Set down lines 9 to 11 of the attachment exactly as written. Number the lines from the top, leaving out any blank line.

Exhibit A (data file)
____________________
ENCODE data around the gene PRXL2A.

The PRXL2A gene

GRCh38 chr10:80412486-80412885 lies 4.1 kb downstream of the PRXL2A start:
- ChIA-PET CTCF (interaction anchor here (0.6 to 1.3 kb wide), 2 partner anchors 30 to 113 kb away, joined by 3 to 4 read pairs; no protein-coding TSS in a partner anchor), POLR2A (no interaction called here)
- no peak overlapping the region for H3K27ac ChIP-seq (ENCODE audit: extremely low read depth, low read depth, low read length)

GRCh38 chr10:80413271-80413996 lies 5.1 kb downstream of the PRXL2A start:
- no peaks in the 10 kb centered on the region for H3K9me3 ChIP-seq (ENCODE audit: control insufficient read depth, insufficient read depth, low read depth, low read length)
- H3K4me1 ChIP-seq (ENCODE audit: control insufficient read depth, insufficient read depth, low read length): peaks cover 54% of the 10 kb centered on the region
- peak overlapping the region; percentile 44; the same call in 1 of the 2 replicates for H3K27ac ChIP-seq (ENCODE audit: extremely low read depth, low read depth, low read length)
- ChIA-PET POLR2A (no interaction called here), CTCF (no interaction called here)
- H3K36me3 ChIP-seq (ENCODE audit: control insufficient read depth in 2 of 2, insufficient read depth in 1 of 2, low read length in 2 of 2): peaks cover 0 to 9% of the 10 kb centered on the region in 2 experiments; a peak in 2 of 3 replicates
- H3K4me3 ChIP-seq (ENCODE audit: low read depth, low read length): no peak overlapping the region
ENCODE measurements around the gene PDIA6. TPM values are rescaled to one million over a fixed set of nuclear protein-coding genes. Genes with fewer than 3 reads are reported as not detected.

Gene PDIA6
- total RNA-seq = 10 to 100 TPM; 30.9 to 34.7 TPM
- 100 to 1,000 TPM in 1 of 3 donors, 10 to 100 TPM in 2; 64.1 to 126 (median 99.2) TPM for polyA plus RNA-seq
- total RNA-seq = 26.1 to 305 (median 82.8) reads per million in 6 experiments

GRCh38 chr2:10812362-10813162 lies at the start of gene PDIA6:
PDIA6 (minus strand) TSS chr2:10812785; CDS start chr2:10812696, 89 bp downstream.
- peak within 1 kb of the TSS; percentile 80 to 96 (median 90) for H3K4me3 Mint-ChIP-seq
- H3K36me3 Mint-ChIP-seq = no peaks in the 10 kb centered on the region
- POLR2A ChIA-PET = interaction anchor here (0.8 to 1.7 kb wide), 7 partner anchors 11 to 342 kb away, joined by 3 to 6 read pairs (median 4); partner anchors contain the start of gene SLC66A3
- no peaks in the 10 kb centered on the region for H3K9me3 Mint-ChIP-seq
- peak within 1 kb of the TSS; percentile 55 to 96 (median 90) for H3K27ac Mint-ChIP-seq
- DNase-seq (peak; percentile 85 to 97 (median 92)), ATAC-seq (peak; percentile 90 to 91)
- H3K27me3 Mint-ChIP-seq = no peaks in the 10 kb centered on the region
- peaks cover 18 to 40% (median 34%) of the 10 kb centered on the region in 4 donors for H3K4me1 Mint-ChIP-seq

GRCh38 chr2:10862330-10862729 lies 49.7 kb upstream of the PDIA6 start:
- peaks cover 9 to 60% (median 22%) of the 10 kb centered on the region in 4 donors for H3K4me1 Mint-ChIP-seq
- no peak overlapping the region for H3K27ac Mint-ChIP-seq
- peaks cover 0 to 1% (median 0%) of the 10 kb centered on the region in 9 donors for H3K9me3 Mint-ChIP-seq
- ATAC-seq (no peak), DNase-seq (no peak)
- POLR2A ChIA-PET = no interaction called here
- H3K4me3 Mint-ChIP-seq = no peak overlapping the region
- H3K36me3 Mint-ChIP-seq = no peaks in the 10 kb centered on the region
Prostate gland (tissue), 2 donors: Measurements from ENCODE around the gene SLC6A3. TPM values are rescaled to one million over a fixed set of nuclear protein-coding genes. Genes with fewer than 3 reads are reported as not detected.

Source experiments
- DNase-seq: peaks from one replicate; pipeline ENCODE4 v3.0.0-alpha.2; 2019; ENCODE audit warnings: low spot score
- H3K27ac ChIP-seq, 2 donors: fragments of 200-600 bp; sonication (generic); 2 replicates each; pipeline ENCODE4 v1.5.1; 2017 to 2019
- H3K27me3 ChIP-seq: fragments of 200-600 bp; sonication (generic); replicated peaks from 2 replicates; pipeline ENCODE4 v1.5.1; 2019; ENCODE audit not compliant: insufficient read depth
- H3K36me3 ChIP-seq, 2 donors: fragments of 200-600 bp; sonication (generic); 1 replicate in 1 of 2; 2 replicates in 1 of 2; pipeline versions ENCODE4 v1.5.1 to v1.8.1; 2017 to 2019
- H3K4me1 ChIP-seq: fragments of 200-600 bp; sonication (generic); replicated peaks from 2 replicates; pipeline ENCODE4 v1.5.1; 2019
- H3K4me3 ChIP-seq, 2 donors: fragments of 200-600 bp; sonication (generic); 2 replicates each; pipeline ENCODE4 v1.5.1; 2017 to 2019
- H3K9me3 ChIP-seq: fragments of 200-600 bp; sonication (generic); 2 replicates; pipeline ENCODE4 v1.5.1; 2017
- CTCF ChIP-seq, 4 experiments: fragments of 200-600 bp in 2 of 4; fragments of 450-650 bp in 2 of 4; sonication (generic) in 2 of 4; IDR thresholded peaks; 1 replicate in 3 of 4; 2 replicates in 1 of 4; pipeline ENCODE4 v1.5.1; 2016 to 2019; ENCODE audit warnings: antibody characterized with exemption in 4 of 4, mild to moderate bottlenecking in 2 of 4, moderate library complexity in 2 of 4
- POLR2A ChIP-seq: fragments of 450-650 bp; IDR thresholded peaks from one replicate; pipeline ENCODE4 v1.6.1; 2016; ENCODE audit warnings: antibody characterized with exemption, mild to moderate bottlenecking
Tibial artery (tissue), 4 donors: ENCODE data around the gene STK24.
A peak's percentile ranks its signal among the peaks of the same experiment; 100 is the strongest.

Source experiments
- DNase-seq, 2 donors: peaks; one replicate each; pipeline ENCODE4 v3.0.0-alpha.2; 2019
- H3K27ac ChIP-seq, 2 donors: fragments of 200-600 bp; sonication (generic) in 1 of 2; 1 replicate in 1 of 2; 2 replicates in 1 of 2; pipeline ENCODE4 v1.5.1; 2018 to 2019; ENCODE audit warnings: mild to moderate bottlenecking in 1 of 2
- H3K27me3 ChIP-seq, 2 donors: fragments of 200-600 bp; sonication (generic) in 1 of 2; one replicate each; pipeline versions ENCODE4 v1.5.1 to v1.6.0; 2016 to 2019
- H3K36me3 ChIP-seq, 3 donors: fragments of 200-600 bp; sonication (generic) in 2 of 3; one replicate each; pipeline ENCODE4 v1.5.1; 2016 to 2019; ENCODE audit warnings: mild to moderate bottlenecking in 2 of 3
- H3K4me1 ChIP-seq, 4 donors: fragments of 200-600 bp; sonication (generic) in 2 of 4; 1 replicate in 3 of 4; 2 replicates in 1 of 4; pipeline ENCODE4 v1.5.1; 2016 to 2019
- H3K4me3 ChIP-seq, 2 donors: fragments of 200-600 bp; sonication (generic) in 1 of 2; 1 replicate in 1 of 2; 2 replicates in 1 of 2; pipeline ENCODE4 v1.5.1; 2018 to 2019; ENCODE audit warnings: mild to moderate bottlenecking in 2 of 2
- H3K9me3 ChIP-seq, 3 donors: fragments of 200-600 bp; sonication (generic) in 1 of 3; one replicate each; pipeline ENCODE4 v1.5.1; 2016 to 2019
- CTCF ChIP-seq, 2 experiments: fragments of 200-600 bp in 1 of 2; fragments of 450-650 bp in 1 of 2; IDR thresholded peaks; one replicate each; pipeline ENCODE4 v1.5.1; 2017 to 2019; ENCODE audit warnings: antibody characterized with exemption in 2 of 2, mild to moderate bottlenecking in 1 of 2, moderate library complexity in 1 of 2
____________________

- peak overlapping the region; percentile 44; the same call in 1 of the 2 replicates for H3K27ac ChIP-seq (ENCODE audit: extremely low read depth, low read depth, low read length)
- ChIA-PET POLR2A (no interaction called here), CTCF (no interaction called here)
- H3K36me3 ChIP-seq (ENCODE audit: control insufficient read depth in 2 of 2, insufficient read depth in 1 of 2, low read length in 2 of 2): peaks cover 0 to 9% of the 10 kb centered on the region in 2 experiments; a peak in 2 of 3 replicates